[Review] Power Wash Simulator

written by Dayna Abel

You wouldn’t ordinarily associate the phrase “feel-good hit of the summer” to a video game, but if anything deserves the attribution, it’s Power Wash Simulator.

Developed by FuturLab and published by Square Enix, Power Wash Simulator is exactly what it says on the tin. There are three types of gameplay: Career Mode, where you can earn money for upgrades and unlock successive places and vehicles to clean; Free Play, which lets you enjoy any previously completed job; and Specials, which at the moment consists only of cleaning the Mars Rover, but is planned to be a collection of cool and off-beat things to hose down.

As you progress through Career Mode, you earn money to upgrade your washer or buy a new one. There are short and long extensions, along with different nozzles, as well as surface-specific soaps that will clean a large area extremely quickly, but run out fast and cost money to refill. (Note that in Free Play, you can use the soap indefinitely without it running out, which is a small godsend.) I highly recommend buying the short extension and the turbo and soap nozzles for your washer as soon as you can afford them. The turbo nozzle is a high-pressure spiraling stream with a fairly long range that will really help with all the nooks and crannies you’ll miss.

The trick is to go slowly. There’s no time limit, and just like with a real water spray, you’re not going to make any progress if you just whip it over the dirt as fast as possible. You can cover a greater area with a wider nozzle, but at the expense of pressure. Higher pressures are necessary to remove some of the really caked-on filth, like graffiti or mold. For things like rust, the various soaps are the only things that will remove it.

The water physics in this game are remarkable. You can definitely feel the difference between the different pressure settings, and the spray bounces off of different materials and different angles exactly how you’d expect real water to react. I even managed to make a rainbow once or twice when I caught the sunlight just right. There aren’t any dripping effects, but that was probably a deliberate choice during development because I can see that getting too messy too quickly.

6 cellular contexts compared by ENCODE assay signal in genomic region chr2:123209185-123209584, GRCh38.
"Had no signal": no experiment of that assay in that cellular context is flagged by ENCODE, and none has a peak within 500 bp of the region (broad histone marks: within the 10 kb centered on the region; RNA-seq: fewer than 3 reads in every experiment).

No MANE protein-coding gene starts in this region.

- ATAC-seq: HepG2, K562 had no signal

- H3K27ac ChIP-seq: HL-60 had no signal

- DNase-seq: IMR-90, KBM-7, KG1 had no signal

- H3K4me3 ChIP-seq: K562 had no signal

One of the few problems I can see is that this is not going to be very accessible for visually impaired or colorblind gamers. The Tab key will highlight the little spots you missed in a brief flash of bright orange, but it’s not very helpful against colors that run across the red-orange-yellow spectrum, and there’s no way to make it persist beyond that brief flash. I’ve found myself repeatedly tapping Tab just to keep that 1% of hidden dirt blinking. There’s no zoom feature – you have to physically get close enough to the dirt for the spray to eliminate it. It’s also occasionally hard to discern the difference between dirt and shadows, and no, I will not tell you how many times I tried to pressure-wash a shadow, because a gamer of my caliber would never.

With all that said and done, Power Wash Simulator is one of my favorite new obsessions and I haven’t been able to put it down. It’s so soothing and relaxing. Pop on your soundtrack of choice, adjust your nozzle, and enjoy a beautiful day making messy things look clean.

Power Wash Simulator is available on Steam. Visit the game’s website here. Dayna can be found on Twitter @queenanthai.

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